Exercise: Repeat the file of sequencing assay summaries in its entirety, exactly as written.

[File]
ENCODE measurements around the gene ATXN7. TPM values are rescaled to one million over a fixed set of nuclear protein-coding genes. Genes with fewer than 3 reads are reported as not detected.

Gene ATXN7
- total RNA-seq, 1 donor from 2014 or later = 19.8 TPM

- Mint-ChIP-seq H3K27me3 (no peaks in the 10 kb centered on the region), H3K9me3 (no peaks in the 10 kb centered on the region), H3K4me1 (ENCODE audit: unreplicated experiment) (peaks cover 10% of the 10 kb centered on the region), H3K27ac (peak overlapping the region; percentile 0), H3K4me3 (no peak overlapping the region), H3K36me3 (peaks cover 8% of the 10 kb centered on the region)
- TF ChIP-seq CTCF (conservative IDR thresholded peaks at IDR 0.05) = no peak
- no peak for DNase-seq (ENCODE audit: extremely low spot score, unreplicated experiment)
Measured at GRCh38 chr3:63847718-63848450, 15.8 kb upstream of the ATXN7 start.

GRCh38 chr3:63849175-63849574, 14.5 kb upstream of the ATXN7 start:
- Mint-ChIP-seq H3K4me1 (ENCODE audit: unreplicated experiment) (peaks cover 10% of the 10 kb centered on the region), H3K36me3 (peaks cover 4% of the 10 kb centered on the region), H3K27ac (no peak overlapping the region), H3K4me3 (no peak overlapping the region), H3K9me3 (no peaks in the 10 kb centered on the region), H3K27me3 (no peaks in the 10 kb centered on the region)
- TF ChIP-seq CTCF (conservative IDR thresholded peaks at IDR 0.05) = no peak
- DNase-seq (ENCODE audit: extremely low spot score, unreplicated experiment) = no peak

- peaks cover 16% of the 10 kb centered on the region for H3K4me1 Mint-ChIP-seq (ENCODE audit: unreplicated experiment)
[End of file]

ENCODE measurements around the gene ATXN7. TPM values are rescaled to one million over a fixed set of nuclear protein-coding genes. Genes with fewer than 3 reads are reported as not detected.

Gene ATXN7
- total RNA-seq, 1 donor from 2014 or later = 19.8 TPM

- Mint-ChIP-seq H3K27me3 (no peaks in the 10 kb centered on the region), H3K9me3 (no peaks in the 10 kb centered on the region), H3K4me1 (ENCODE audit: unreplicated experiment) (peaks cover 10% of the 10 kb centered on the region), H3K27ac (peak overlapping the region; percentile 0), H3K4me3 (no peak overlapping the region), H3K36me3 (peaks cover 8% of the 10 kb centered on the region)
- TF ChIP-seq CTCF (conservative IDR thresholded peaks at IDR 0.05) = no peak
- no peak for DNase-seq (ENCODE audit: extremely low spot score, unreplicated experiment)
Measured at GRCh38 chr3:63847718-63848450, 15.8 kb upstream of the ATXN7 start.

GRCh38 chr3:63849175-63849574, 14.5 kb upstream of the ATXN7 start:
- Mint-ChIP-seq H3K4me1 (ENCODE audit: unreplicated experiment) (peaks cover 10% of the 10 kb centered on the region), H3K36me3 (peaks cover 4% of the 10 kb centered on the region), H3K27ac (no peak overlapping the region), H3K4me3 (no peak overlapping the region), H3K9me3 (no peaks in the 10 kb centered on the region), H3K27me3 (no peaks in the 10 kb centered on the region)
- TF ChIP-seq CTCF (conservative IDR thresholded peaks at IDR 0.05) = no peak
- DNase-seq (ENCODE audit: extremely low spot score, unreplicated experiment) = no peak

- peaks cover 16% of the 10 kb centered on the region for H3K4me1 Mint-ChIP-seq (ENCODE audit: unreplicated experiment)